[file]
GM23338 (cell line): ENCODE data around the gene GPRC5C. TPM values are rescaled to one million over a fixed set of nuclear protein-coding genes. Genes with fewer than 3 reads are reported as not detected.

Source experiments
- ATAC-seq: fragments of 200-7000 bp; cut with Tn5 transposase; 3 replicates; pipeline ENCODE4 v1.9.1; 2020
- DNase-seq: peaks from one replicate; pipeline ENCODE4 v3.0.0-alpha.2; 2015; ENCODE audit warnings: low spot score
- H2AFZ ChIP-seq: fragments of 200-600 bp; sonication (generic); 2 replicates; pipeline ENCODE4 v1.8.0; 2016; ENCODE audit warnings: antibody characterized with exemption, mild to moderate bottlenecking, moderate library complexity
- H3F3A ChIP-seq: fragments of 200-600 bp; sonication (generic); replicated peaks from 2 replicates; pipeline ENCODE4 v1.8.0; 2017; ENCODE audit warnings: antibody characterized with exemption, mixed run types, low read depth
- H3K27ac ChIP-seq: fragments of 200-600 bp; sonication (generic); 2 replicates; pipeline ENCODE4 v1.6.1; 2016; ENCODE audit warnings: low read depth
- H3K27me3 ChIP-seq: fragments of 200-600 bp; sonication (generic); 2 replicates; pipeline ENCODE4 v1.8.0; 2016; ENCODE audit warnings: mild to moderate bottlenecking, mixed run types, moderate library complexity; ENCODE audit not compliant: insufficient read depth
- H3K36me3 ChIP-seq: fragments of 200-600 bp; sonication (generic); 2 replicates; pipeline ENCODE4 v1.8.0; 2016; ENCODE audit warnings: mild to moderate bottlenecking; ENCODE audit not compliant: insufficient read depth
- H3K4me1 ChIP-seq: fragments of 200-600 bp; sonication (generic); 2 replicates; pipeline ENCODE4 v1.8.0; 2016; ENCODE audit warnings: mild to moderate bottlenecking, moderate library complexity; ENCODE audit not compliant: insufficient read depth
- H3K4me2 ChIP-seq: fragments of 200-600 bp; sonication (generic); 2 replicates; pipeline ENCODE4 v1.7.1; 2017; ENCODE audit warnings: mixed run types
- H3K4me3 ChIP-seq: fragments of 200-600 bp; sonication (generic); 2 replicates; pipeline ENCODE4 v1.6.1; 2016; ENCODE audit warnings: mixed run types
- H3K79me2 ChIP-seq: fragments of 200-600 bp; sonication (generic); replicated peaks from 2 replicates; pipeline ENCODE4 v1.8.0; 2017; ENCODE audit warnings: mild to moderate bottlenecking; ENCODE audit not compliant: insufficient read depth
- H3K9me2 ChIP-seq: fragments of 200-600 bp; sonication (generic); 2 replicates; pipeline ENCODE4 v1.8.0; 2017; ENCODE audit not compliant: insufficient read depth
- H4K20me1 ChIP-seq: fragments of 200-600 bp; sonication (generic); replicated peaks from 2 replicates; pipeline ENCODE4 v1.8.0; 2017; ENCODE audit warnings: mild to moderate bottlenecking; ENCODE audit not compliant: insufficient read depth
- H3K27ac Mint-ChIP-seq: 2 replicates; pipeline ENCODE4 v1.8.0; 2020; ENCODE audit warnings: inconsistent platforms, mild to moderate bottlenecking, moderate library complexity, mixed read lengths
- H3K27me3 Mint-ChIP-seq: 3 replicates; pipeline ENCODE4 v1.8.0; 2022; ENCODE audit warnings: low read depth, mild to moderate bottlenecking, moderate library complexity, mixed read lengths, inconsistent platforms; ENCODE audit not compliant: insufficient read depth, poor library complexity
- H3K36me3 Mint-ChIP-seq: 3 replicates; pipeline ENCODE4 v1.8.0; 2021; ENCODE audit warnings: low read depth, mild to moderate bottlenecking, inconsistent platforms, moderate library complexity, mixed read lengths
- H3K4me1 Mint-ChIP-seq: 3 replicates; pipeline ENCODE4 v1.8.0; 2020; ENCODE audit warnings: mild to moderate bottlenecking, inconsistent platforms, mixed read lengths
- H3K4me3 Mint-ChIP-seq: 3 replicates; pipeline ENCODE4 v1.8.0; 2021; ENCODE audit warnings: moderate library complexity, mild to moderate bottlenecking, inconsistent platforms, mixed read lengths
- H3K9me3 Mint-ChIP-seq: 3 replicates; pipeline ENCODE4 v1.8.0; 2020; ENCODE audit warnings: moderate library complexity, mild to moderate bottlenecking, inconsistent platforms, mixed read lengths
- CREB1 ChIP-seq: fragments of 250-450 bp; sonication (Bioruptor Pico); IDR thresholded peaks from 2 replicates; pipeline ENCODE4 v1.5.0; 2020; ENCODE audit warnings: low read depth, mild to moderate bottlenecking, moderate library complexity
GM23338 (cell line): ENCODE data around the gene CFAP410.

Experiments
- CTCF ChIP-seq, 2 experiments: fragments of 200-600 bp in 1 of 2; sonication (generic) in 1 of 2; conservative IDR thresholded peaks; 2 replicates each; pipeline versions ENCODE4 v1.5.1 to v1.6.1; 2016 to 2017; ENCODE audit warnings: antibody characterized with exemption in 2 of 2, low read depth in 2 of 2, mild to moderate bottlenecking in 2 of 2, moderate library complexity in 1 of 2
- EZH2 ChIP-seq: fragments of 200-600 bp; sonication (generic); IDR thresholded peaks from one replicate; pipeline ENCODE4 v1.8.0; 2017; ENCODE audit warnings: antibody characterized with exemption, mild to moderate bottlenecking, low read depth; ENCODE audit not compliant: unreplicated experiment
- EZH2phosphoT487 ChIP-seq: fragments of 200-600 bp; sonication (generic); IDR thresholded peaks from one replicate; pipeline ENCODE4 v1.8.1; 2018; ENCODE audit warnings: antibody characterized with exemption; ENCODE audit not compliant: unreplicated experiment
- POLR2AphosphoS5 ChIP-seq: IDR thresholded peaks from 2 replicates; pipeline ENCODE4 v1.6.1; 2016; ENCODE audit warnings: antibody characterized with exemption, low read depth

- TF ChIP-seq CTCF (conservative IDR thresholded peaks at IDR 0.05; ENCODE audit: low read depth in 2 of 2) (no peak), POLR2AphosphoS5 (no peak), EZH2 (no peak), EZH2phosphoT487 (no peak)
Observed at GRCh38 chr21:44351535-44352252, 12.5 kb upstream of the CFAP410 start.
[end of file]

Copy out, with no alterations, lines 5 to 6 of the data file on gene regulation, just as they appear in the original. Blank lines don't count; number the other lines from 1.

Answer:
- H2AFZ ChIP-seq: fragments of 200-600 bp; sonication (generic); 2 replicates; pipeline ENCODE4 v1.8.0; 2016; ENCODE audit warnings: antibody characterized with exemption, mild to moderate bottlenecking, moderate library complexity
- H3F3A ChIP-seq: fragments of 200-600 bp; sonication (generic); replicated peaks from 2 replicates; pipeline ENCODE4 v1.8.0; 2017; ENCODE audit warnings: antibody characterized with exemption, mixed run types, low read depth